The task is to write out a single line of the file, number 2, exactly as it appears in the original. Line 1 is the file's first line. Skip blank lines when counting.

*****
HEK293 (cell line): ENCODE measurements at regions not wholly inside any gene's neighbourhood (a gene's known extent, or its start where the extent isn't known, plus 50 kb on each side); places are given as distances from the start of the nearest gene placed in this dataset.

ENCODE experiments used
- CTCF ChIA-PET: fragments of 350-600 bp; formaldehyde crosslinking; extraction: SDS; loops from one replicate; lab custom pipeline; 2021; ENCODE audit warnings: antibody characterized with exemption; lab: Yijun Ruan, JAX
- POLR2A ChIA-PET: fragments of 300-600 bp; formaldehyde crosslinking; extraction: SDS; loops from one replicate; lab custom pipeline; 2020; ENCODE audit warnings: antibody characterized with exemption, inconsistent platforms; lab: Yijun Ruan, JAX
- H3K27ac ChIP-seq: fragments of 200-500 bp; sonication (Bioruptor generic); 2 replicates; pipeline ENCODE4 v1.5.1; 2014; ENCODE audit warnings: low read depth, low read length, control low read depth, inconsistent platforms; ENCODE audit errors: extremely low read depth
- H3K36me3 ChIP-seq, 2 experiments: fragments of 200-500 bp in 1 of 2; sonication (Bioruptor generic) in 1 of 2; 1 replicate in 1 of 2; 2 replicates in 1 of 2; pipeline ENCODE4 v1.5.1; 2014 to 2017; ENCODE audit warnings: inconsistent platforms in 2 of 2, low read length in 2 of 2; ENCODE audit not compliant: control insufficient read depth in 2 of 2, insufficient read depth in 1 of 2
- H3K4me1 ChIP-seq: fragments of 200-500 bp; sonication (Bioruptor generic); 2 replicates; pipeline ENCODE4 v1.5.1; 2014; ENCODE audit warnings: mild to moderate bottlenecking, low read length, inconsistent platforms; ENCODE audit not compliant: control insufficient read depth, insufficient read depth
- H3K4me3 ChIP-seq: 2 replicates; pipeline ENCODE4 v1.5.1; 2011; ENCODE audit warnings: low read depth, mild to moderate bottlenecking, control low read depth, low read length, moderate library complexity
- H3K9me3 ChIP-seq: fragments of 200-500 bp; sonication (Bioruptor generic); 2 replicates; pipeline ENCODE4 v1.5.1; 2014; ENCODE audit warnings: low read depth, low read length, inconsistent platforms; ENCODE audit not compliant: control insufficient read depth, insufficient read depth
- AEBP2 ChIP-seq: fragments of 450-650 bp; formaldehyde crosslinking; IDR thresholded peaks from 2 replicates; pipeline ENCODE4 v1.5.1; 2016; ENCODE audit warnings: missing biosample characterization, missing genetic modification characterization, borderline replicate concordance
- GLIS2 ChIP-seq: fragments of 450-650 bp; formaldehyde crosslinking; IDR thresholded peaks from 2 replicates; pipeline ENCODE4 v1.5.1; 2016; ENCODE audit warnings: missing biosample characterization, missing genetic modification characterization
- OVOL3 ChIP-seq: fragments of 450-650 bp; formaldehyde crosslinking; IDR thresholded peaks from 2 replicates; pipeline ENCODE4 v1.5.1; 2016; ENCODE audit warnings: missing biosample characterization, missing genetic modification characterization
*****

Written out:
ENCODE experiments used